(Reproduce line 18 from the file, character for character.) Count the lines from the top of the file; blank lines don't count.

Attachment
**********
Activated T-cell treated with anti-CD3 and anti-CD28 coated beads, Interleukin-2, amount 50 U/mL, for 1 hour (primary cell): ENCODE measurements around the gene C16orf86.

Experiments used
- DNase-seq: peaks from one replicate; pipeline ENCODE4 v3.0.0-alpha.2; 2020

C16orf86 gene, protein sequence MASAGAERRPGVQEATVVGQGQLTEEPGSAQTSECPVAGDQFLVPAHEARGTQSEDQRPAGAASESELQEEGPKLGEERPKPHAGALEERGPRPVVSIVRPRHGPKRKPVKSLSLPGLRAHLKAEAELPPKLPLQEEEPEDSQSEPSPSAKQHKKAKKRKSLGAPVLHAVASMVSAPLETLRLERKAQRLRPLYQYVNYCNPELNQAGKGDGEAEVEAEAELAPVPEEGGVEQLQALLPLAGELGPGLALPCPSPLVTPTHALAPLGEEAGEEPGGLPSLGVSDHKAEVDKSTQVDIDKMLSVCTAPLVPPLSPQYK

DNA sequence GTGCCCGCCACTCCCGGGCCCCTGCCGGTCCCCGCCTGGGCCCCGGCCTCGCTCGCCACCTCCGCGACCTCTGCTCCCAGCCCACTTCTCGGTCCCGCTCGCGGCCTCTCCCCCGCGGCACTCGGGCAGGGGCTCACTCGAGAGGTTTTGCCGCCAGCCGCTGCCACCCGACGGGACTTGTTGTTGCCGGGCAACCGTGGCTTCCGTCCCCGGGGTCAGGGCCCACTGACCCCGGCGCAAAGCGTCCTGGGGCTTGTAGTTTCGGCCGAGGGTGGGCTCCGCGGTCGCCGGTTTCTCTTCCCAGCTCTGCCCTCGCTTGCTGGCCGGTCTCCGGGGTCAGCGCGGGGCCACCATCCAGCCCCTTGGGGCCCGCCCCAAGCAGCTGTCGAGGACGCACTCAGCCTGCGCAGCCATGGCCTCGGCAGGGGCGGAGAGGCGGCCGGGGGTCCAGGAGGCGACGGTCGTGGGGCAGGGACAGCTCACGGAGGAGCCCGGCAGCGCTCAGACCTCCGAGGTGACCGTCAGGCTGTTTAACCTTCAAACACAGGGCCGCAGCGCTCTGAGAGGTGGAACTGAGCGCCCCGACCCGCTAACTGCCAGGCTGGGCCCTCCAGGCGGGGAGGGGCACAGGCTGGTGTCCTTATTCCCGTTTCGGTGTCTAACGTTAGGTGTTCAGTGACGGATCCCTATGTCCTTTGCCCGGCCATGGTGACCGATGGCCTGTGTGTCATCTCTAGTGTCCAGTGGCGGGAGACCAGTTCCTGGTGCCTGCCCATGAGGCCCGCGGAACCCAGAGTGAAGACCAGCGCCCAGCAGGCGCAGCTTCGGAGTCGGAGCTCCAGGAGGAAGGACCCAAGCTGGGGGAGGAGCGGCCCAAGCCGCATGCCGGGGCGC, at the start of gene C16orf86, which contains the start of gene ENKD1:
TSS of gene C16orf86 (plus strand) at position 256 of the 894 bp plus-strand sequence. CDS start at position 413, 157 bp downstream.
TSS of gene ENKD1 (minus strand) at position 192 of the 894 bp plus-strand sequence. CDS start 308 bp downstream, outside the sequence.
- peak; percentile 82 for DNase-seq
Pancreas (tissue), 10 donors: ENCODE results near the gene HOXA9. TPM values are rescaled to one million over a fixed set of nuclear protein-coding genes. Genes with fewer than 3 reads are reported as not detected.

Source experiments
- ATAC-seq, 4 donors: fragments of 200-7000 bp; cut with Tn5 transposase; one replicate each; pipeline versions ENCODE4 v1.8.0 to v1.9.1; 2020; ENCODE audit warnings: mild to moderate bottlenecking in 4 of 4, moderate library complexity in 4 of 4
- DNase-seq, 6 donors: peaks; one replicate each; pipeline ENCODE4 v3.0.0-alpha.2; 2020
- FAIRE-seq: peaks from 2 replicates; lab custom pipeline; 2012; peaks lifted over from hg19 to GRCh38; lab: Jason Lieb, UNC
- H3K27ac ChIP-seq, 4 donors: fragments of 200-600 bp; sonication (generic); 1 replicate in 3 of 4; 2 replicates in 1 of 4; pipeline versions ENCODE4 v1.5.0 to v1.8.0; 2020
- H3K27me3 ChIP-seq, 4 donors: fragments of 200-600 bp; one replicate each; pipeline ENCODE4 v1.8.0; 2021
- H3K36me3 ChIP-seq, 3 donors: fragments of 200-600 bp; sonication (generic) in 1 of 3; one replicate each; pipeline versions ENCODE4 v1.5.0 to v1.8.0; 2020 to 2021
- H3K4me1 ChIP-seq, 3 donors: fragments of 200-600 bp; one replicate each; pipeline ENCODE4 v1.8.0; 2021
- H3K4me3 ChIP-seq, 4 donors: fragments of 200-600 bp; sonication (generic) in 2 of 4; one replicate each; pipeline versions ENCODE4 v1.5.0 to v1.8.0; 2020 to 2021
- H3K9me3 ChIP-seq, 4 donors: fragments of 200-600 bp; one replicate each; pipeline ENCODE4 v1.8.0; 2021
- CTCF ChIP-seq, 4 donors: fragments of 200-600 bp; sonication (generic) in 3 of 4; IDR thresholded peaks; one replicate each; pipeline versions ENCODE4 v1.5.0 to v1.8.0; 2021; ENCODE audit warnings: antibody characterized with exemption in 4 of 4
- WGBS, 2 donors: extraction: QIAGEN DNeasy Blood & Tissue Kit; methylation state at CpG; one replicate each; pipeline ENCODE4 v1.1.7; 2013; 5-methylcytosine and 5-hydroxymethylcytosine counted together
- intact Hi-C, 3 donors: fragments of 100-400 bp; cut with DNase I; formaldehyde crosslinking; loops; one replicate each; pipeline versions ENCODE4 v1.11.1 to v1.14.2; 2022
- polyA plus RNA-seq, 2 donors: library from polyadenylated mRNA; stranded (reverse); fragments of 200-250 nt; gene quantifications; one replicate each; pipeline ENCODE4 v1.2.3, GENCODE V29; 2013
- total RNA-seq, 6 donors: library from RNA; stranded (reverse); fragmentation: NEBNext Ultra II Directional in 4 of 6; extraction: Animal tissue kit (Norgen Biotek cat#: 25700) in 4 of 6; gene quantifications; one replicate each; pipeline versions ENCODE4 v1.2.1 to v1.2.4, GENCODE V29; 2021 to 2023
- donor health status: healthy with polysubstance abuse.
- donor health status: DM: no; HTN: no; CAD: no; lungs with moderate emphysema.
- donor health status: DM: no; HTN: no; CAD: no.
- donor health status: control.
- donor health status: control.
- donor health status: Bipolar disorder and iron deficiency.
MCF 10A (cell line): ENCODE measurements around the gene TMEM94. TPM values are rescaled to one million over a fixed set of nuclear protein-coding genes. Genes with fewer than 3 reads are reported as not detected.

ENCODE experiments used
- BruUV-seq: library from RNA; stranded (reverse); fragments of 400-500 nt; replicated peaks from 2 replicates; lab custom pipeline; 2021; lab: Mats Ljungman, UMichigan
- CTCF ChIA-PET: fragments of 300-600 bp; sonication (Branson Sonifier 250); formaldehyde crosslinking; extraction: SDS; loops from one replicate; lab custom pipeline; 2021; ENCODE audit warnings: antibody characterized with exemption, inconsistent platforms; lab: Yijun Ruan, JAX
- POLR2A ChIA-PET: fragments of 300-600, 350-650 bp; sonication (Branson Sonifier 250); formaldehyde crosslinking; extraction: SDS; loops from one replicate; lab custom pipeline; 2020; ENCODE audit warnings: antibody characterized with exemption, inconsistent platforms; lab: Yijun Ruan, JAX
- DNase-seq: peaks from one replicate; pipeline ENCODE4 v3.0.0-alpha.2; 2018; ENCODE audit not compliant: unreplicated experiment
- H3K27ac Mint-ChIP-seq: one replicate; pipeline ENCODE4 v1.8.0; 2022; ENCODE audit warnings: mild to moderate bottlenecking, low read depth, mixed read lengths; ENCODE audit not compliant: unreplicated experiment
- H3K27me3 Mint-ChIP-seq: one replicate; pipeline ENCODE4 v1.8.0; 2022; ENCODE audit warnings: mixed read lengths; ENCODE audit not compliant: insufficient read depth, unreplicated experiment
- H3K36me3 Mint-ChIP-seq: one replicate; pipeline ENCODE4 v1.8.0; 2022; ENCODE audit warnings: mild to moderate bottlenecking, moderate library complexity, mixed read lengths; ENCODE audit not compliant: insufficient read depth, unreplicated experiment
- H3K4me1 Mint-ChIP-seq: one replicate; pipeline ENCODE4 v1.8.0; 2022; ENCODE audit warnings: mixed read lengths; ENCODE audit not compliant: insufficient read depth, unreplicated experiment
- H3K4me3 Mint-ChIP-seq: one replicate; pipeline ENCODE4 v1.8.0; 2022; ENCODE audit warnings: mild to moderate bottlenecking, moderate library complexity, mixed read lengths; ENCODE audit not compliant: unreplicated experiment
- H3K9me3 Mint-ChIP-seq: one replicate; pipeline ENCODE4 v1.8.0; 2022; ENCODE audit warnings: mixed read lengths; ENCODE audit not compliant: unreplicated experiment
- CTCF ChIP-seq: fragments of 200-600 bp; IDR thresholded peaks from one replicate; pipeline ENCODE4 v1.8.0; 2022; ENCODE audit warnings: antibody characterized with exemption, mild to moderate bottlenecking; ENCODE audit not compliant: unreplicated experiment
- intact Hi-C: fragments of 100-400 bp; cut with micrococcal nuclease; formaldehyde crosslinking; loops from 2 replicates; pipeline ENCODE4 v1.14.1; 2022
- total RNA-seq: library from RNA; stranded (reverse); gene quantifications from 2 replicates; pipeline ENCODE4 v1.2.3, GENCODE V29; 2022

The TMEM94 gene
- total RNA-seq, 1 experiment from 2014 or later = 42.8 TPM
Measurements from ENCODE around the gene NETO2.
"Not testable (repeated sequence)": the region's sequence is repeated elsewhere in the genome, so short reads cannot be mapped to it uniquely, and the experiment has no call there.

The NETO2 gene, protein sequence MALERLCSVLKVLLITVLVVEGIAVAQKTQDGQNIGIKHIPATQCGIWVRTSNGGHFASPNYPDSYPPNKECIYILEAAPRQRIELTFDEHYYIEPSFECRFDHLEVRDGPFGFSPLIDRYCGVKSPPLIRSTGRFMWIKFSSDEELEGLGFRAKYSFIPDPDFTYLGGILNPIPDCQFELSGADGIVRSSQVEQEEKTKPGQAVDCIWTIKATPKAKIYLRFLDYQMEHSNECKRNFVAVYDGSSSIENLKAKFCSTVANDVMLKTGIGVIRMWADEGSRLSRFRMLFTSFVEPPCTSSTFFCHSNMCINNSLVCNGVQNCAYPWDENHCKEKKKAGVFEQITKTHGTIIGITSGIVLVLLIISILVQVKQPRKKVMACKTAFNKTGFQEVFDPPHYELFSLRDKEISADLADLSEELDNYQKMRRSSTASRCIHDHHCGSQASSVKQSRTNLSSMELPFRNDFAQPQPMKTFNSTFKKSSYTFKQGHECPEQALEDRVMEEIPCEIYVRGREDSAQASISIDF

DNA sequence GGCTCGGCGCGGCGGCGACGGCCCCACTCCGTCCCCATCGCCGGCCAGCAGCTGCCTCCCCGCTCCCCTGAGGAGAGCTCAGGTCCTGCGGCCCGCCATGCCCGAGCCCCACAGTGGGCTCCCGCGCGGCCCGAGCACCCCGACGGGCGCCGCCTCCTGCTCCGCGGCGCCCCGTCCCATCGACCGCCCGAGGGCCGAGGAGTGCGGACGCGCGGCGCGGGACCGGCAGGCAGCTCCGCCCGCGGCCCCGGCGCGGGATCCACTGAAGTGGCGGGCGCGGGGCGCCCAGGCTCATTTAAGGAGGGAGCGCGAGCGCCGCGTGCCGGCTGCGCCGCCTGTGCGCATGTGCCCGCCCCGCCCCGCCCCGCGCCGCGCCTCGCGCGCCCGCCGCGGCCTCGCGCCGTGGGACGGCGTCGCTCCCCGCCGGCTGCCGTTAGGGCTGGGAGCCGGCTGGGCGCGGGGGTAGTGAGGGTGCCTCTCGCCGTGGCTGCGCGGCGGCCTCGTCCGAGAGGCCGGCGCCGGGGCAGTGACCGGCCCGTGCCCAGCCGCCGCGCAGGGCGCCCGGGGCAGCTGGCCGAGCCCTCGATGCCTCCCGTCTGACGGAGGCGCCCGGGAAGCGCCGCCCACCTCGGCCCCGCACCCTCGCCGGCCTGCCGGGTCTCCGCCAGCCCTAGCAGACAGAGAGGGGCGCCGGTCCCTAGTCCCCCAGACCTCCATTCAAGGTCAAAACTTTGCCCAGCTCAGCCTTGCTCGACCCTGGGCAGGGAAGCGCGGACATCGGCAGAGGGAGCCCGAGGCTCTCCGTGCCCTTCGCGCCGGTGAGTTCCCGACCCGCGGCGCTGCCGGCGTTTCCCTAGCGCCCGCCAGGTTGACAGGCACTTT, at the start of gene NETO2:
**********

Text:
- H3K4me3 ChIP-seq, 4 donors: fragments of 200-600 bp; sonication (generic) in 2 of 4; one replicate each; pipeline versions ENCODE4 v1.5.0 to v1.8.0; 2020 to 2021